Henry Kahn, the founder of Kahn’s Tailoring, was born in Bloomington, Indiana in 1860.  His father, Isaac, was one of the first Jewish settlers in Monroe County, immigrating from France in 1844.  The Kahn family moved to Indianapolis when Henry was six years old.  Twenty years after moving to Indianapolis, Kahn opened a small tailoring shop near the corner of Washington and Meridian Streets.  The business grew to become one of the most important retail establishments in Indianapolis, with multiple locations within the the city.  In addition, the Kahn Tailoring Company traveled all over the United States offering its tailoring services.  The company was also a main producer of military uniforms for World Wars I and II.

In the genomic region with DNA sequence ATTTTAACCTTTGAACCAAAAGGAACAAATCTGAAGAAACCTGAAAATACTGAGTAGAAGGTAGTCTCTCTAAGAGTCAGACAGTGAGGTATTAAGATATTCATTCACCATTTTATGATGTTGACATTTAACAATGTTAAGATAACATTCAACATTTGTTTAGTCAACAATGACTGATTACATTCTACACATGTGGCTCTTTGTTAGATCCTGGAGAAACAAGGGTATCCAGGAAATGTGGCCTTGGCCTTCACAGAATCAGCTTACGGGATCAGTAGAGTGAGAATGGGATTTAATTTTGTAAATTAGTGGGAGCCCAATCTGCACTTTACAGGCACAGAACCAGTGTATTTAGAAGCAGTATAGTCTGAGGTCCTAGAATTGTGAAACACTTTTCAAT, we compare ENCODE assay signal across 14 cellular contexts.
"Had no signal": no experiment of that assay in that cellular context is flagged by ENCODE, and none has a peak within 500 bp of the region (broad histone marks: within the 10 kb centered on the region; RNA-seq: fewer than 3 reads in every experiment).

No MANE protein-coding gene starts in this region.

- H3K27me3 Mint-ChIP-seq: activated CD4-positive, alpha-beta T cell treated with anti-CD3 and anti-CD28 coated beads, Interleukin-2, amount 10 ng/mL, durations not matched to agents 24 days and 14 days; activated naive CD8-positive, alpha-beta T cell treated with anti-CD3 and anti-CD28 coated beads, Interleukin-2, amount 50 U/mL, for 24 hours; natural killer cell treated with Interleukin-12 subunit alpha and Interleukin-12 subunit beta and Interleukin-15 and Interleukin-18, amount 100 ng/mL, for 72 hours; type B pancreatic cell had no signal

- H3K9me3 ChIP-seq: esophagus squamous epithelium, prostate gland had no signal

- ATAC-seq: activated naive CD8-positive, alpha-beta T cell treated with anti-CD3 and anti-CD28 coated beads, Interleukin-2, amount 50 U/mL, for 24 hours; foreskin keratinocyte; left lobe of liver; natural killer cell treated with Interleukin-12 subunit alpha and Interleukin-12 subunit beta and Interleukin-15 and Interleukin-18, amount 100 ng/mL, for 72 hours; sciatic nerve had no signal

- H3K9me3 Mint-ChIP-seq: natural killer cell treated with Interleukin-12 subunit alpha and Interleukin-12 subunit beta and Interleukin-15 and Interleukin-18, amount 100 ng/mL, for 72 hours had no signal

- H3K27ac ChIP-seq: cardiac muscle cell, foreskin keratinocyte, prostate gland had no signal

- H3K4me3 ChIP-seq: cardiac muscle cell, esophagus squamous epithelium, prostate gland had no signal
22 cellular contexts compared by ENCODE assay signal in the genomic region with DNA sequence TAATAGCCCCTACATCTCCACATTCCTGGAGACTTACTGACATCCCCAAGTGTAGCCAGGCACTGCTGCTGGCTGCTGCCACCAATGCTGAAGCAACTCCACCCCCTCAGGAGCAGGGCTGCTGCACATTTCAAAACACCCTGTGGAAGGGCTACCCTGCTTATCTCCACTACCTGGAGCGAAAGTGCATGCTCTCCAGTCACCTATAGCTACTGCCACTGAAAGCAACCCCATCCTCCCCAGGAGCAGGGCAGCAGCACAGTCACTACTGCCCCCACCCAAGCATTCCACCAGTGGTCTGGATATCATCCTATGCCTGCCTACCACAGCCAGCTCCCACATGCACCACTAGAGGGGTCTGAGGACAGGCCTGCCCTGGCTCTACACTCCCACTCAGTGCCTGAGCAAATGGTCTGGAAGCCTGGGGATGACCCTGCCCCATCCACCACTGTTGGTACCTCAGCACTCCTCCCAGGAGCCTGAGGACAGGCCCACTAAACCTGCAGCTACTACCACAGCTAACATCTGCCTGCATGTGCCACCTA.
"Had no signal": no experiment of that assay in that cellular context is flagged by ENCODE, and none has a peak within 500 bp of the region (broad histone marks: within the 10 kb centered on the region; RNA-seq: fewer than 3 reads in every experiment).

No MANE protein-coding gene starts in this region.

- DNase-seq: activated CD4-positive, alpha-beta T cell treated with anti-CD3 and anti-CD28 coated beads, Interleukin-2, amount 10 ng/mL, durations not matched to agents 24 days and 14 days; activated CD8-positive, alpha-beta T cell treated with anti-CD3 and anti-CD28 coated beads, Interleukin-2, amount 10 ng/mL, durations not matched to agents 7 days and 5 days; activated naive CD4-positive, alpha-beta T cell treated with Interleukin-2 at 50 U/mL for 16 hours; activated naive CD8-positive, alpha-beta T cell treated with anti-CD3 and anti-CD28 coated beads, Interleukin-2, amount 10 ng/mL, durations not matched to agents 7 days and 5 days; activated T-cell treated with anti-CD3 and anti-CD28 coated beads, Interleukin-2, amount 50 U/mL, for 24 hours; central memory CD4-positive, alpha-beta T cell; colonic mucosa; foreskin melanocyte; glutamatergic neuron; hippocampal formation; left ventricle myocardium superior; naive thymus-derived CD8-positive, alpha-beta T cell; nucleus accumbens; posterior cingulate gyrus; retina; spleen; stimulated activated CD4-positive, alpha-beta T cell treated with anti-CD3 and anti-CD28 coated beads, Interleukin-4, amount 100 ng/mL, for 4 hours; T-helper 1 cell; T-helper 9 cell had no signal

At one time, Kahn’s Tailoring employed almost half of the Sephardic Jews in Indianapolis.  Kahn, though not active in the Jewish community, employed thousands of Jewish immigrants through his cooperation with the New York City Jewish community.  Overwhelmed by the number of immigrants, the New York Jewish Community created the Industrial Removal Office to relocate immigrants from New York City, and Kahn was an active participant in the effort. In addition to a job, Kahn’s Tailoring would assist its employees with social services, such as housing and medical care.

Henry Kahn died in 1934, and his son-in-law took over the reins of the business.  In 1954, Kahn Tailoring merged with Globe Tailoring Company of Cincinnati.  By 1970, all Kahn’s Tailoring Stores had disappeared from Indianapolis.